Cal Poly Pomona’s graduation rates rose across all categories for students starting as freshmen and as transfer students. The result was more than 7,400 students earning their degrees as members of the Class of 2021, the largest graduating class in university history.
For full-time students who entered the university as freshmen, the four-year graduation rate increased to 29 percent, and the six-year graduation rate climbed to 70 percent. For transfer students, the two-year graduation rate rose to 33 percent and four-year graduation rate climbed to 79.3 percent.
The university had mixed results on two other important measures of success. The equity gap between Pell Grant recipients and their peers in six-year graduation rates fell to 2.9 percent. However, the equity gap between underrepresented minority (URM) students who started as first-year students and their peers in six-year graduation rates increased to 13.8 percent.
“Cal Poly Pomona’s success in improving graduation rates across the board during a uniquely challenging time is truly remarkable and a testament to our collective commitment to student success,” said President Soraya M. Coley. “But we still have much work to do. Reducing the equity gaps continues to be a central priority for our campus, and for me personally. We will continue to invest in mentoring and a host of innovative projects and programs to ensure that all of our students achieve their academic goals.”
The graduation numbers were reported today by the California State University in an update on its Graduation Initiative 2025 (GI2025). Launched in 2016, GI2025 established ambitious goals to increase graduation rates and eliminate equity gaps on every campus in the system.
Since GI 2025 began, Cal Poly Pomona has hired eight academic advisors, increased academic supports, and added new mentoring programs, academic planning tools, an early alert system to identify students who may need help, tutors in some courses, wellness coaching and more ways to check-in with students to see how they are doing. Twelve additional academic advisors will be added this year.
Among the warning signs a student may not be making timely progress to degree, says Terri Gomez, associate provost for student success, is three or more non-passing grades.
“That’s a huge barrier to graduation. We need to intervene at that first one. It makes sense, but we often don’t realize how that really starts to snowball. In that first year, we’re already seeing that gap opening up between URM and non-URM students. URM students are not hitting those 30 academic unit milestones at the end of that first year while non-URM students are. That’s where the new Summer Boost program can really help.”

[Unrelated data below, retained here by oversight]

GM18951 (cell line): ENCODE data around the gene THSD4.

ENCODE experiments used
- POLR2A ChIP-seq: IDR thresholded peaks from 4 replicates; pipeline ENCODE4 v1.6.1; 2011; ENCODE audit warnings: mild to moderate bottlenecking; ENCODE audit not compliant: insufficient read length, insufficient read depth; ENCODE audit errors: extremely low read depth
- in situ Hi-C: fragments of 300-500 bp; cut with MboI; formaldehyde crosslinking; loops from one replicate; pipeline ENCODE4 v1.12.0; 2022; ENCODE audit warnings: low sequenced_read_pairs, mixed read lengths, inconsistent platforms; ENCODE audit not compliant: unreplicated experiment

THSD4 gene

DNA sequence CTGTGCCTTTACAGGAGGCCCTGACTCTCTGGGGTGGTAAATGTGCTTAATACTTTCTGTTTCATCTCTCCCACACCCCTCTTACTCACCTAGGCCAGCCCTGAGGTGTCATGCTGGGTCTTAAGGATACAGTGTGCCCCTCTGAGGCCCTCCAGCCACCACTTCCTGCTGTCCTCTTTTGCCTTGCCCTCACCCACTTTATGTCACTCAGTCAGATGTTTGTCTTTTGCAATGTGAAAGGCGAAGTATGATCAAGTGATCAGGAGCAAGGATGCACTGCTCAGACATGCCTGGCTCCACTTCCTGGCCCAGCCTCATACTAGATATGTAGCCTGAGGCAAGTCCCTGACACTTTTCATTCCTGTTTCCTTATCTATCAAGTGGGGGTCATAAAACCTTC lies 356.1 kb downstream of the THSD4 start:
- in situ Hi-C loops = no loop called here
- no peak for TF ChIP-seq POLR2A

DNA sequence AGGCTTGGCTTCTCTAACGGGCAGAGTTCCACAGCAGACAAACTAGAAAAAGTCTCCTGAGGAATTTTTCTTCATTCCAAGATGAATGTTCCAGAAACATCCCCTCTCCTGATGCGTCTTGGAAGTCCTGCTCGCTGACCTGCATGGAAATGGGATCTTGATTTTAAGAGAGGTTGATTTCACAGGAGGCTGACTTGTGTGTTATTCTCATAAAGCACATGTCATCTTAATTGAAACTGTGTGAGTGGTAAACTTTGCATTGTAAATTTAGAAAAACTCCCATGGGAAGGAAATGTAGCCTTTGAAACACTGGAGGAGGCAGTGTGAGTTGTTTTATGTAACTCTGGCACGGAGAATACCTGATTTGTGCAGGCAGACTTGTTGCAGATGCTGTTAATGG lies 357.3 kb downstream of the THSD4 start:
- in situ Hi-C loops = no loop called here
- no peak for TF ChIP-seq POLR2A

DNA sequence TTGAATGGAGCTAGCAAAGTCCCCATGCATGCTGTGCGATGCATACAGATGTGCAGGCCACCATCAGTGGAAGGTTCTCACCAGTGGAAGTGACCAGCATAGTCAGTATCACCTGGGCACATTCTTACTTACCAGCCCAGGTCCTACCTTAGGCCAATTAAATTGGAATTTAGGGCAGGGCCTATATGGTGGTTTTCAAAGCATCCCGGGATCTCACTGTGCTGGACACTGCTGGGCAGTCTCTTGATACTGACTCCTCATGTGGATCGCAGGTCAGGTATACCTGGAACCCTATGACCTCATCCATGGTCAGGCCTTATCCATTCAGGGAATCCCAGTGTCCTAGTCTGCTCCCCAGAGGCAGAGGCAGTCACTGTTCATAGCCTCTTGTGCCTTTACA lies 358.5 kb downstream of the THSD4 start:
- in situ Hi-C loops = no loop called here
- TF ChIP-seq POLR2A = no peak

Started in 2020, Summer Boost originally offered students the opportunity to take their General Education (GE) math or English course by the end of their freshman year with the university covering the cost of tuition (up to six units and fees) and books. The following year, funding for the program more than doubled, and the more than 700 participating students were able to take GE courses in six different areas. The group achieved an 87 percent pass rate for their courses.
The Early Start Bronco Scholars Program is aimed at incoming first-year students who need support in math. During the six-week program, students complete the first half of a math course towards their GE B4 math requirement; receive one-to-one advising, peer and professional support; learn about campus resources; make new friends and get a head start on campus life. When the program meets in-person, students receive grants that, regardless of parent income, cover the cost of living in a residence hall for an early start, food and books. The 120 students in the virtual 2021 program had a pass rate of 91 percent for the math course compared to a 54 percent pass rate before the program began.
The Summer Completion Grant Program targets students just a few credits shy of graduation. It offers those eight units or less away from graduation, the opportunity to take that last needed class or two. Grants cover each student’s tuition, books and parking. Last summer, 367 students were able to take those critical classes, with 91 percent completing requirements to graduate and begin their careers. Since the program began in 2019, more than 900 students have taken advantage of the opportunity it provides.
“For sure we need to expand our summer opportunities across the board,” said Gomez when discussing next steps. “We’ve already proven that it works. For students who stumble in their first or second year, summer allows them to retake the course and get back on track for their degree. We have seen proven success in completion of Math and English for freshman, as well as sophomores and juniors needing to complete GEs. Our goal is to scale summer intervention programs with embedded support.”
Programs specifically aimed at closing the equity gap between underrepresented students and their peers include the Educational Opportunity Program (EOP), Maximizing Engineering Potential and Science Educational Enhancement Services (SEES).
“Closing equity gaps is our number one priority and requires that we intervene in real time,” said Gomez. “The significant investment in new advisors, predictive analytics and an early alert system will allow us to do just that.”